We all deal with developmental life transitions: separation from parents, defining our own identity, marriage, parenthood, empty nest, aging, facing death.
The essence of a good life means embracing and learning from each new stage of life; otherwise, we get stuck and we atrophy. We are dead in place.
Therapy can help us successfully navigate these difficult new roles.
Structural transitions result from our agency. We choose to change the structure of our lives. We leave marriages, we define new boundaries with a parent or a child, we change careers, we define a new identity.
The wounds of our pasts and our dreams for the future influence all these decisions. The more conscious we can be in choosing new paths, the more we increase the probabilities of success.
Birthing a new self means taking risks to change our old belief systems.
“I’m not good enough,” to
“I’m going to risk believing in myself; I’m doing x, no matter what.”
We affirm our life force and our own power.
Developing a new sense-of-self in the world is like a new birth. It is an act of courage and of exhilaration.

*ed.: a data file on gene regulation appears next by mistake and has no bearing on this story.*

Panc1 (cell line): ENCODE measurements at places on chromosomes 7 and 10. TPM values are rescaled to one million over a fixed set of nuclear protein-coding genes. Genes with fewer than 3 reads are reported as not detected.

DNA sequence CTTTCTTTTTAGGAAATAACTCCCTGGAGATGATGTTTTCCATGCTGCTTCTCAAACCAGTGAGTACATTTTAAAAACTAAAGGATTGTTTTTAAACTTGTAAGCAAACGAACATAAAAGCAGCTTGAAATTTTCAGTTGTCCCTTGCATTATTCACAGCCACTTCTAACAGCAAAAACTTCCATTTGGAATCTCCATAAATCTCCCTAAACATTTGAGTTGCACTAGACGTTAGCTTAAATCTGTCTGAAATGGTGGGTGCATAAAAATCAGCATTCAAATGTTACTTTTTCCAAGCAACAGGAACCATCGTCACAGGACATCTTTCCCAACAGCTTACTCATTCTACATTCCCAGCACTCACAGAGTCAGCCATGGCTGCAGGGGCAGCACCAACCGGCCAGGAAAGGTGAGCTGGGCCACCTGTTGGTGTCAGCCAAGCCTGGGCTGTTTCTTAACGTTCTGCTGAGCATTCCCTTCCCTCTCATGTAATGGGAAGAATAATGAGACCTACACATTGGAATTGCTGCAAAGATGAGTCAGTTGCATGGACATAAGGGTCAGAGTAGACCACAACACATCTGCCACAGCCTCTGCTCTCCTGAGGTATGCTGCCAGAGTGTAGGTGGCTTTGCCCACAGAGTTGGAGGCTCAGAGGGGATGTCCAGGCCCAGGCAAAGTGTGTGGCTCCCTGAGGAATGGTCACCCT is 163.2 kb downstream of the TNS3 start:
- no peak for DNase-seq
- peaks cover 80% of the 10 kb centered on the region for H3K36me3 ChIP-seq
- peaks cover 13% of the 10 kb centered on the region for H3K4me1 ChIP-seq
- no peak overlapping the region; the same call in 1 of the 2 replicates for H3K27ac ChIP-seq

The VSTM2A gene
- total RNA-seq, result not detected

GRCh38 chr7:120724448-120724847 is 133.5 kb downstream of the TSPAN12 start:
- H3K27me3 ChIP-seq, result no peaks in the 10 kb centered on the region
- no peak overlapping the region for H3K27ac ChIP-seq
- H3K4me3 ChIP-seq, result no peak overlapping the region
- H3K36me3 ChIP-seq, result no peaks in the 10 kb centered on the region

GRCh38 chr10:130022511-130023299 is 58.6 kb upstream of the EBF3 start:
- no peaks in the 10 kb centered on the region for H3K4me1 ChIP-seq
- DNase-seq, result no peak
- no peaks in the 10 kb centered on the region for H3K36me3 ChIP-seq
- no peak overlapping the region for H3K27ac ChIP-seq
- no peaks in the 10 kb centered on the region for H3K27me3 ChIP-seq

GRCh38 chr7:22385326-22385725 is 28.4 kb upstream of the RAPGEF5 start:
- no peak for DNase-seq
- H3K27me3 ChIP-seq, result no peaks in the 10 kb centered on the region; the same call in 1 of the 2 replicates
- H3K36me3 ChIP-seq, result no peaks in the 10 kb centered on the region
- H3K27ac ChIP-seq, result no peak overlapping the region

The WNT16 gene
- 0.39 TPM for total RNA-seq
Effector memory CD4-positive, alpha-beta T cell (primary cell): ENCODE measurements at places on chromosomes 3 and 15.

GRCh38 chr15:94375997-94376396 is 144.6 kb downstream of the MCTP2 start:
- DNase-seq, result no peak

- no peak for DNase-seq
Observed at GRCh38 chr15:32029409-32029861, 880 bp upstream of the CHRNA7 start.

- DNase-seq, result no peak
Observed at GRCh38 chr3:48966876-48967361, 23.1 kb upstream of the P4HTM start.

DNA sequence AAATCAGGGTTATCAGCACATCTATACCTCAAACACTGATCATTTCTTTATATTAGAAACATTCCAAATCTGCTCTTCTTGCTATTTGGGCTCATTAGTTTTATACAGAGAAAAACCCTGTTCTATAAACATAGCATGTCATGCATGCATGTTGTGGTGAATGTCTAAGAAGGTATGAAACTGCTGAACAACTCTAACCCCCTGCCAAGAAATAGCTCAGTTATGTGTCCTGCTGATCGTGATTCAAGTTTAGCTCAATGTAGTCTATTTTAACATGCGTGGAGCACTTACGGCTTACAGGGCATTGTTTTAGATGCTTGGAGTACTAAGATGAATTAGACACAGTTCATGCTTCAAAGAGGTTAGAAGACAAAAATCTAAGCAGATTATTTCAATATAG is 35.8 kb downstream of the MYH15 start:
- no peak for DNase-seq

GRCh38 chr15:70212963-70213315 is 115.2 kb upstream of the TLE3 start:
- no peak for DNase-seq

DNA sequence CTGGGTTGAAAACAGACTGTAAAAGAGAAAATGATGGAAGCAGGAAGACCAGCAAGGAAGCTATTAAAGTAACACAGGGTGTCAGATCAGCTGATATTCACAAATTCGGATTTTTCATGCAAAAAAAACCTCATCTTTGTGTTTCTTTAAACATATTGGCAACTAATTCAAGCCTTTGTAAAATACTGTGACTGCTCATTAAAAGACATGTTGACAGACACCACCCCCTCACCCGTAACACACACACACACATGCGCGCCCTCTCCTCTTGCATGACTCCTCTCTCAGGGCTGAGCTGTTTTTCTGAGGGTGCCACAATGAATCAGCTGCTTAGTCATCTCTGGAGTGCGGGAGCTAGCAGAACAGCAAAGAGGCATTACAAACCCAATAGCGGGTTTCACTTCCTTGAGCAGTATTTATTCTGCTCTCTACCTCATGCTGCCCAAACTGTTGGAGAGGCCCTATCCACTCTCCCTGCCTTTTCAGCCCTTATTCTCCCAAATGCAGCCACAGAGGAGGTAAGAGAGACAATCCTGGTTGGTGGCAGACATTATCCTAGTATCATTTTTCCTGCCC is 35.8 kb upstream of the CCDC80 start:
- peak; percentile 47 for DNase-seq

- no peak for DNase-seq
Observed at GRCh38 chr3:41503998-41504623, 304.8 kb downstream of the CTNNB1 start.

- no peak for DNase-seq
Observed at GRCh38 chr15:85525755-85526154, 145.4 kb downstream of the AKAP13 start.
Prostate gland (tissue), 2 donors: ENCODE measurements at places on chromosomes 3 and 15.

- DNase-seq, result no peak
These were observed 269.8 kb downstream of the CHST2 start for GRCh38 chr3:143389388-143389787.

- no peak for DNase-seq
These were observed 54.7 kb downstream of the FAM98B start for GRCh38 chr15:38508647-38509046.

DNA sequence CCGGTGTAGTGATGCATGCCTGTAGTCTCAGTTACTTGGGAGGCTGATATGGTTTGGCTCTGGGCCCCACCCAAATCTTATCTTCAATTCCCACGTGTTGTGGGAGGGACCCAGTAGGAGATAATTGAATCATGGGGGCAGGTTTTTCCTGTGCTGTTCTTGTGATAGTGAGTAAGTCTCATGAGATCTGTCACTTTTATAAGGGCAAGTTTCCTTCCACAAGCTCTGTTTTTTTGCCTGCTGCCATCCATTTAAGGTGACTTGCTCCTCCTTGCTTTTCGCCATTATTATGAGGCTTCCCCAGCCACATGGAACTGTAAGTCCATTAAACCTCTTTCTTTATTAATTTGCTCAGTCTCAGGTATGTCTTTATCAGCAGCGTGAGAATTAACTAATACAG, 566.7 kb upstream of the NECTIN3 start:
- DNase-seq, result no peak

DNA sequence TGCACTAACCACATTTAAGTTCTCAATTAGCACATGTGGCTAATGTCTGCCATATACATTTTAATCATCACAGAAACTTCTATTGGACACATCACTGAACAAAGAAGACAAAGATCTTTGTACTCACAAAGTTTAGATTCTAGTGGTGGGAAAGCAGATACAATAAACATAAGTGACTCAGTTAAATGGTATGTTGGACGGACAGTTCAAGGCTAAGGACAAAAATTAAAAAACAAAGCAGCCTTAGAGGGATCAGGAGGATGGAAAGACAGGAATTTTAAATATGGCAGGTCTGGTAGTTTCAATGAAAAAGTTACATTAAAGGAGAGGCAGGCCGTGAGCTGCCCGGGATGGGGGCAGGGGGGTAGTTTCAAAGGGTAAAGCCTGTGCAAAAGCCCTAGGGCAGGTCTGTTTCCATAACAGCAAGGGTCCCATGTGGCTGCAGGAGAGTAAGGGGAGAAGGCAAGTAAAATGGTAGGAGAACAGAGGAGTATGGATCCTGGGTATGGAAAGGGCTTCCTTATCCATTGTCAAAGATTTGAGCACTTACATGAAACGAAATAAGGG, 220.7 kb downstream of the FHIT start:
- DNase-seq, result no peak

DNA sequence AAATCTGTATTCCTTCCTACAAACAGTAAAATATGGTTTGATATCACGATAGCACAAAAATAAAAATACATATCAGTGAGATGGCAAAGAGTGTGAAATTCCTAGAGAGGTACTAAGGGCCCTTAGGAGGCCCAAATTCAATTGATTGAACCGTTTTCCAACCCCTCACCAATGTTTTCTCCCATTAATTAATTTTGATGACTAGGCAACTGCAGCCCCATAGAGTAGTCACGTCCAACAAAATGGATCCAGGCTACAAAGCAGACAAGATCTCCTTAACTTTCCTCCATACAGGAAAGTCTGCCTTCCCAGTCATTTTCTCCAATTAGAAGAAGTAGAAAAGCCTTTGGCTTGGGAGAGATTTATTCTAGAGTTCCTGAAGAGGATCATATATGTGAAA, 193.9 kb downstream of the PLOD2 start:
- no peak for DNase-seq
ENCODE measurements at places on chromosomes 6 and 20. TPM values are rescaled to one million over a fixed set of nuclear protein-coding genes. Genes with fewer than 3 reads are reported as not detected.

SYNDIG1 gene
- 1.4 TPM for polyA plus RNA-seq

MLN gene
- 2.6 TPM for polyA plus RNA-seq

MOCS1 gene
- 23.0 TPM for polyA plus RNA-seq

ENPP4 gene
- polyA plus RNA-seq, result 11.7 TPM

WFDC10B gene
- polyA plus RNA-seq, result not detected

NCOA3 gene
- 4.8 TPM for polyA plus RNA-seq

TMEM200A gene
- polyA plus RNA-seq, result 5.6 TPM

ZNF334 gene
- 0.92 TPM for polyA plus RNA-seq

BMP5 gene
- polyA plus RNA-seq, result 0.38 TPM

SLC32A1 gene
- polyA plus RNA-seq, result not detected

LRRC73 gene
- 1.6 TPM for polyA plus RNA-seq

To live with someone who has no empathy for your needs damages your self-esteem. In this environment, low self-worth is inevitable and is not your fault. The only questions are: How did I get into this situation? How do I get myself out of it?
If a narcissist reared you, the damage is probably visceral. In addition to talk therapy or Sandplay therapy, bodywork therapy may be necessary to restore optimal functioning. Therapy will help you see how your thinking is distorted by unrealistic expectations and self-doubt.
If you married a narcissist, congratulations: the damage did not come during the developmental years of your body and psyche. Now the question becomes how to get free. The task is to understand:
How did I choose him/her?
How can I set new boundaries?
How can I resist the seduction to compromise myself?
How do I protect my children and myself?
How do I change my thinking about how I deserve to be treated?
How do I value my own worth?
Sandplay may be used in addition to talk therapy if the client is local and is open to non-verbal work.
Sandplay is a powerful tool to access the unconscious, to sidestep the defense of words, and to lay bare the essence of a situation. Its use is not advisable in all situations.
For a full explanation of Sandplay Therapy click on the button below.
Dr. Hartshorn can do for you what she has done for hundreds
of other clients in her 35+ years of clinical experience.
She can help you change your life.